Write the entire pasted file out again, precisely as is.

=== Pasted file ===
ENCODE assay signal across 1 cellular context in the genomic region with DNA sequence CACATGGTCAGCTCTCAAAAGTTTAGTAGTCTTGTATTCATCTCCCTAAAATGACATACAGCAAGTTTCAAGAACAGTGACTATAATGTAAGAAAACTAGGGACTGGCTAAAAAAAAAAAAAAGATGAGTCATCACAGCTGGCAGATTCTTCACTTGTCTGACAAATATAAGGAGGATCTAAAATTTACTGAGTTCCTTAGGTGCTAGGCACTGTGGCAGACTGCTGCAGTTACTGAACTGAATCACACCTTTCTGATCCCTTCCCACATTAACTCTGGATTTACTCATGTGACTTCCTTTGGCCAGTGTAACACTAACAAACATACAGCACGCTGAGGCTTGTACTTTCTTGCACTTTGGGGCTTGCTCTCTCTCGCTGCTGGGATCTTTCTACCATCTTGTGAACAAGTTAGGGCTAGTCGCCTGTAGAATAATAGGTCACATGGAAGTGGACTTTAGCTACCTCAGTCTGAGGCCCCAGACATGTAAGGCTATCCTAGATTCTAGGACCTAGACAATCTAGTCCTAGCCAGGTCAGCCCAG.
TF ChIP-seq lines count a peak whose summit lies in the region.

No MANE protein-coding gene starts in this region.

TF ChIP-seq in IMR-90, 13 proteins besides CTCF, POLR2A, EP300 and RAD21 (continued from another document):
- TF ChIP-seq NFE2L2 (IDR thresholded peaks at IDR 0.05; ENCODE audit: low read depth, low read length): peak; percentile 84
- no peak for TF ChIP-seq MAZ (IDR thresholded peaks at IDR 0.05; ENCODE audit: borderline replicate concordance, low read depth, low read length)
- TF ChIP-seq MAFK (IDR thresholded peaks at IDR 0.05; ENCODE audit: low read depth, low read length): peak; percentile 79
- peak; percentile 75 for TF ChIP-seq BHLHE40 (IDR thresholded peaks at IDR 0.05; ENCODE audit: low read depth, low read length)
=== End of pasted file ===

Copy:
ENCODE assay signal across 1 cellular context in the genomic region with DNA sequence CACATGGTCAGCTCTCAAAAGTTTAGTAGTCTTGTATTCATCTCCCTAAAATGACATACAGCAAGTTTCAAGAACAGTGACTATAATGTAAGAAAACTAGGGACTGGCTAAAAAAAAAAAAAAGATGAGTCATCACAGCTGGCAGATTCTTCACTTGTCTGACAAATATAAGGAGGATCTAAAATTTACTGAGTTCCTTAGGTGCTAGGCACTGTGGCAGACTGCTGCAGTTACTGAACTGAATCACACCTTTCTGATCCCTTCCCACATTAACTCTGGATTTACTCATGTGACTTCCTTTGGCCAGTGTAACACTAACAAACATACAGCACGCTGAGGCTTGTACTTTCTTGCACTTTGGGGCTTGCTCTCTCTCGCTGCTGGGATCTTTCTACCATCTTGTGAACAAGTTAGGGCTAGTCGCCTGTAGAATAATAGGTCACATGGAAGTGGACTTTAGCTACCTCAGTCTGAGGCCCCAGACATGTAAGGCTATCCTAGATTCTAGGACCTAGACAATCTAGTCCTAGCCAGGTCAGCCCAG.
TF ChIP-seq lines count a peak whose summit lies in the region.

No MANE protein-coding gene starts in this region.

TF ChIP-seq in IMR-90, 13 proteins besides CTCF, POLR2A, EP300 and RAD21 (continued from another document):
- TF ChIP-seq NFE2L2 (IDR thresholded peaks at IDR 0.05; ENCODE audit: low read depth, low read length): peak; percentile 84
- no peak for TF ChIP-seq MAZ (IDR thresholded peaks at IDR 0.05; ENCODE audit: borderline replicate concordance, low read depth, low read length)
- TF ChIP-seq MAFK (IDR thresholded peaks at IDR 0.05; ENCODE audit: low read depth, low read length): peak; percentile 79
- peak; percentile 75 for TF ChIP-seq BHLHE40 (IDR thresholded peaks at IDR 0.05; ENCODE audit: low read depth, low read length)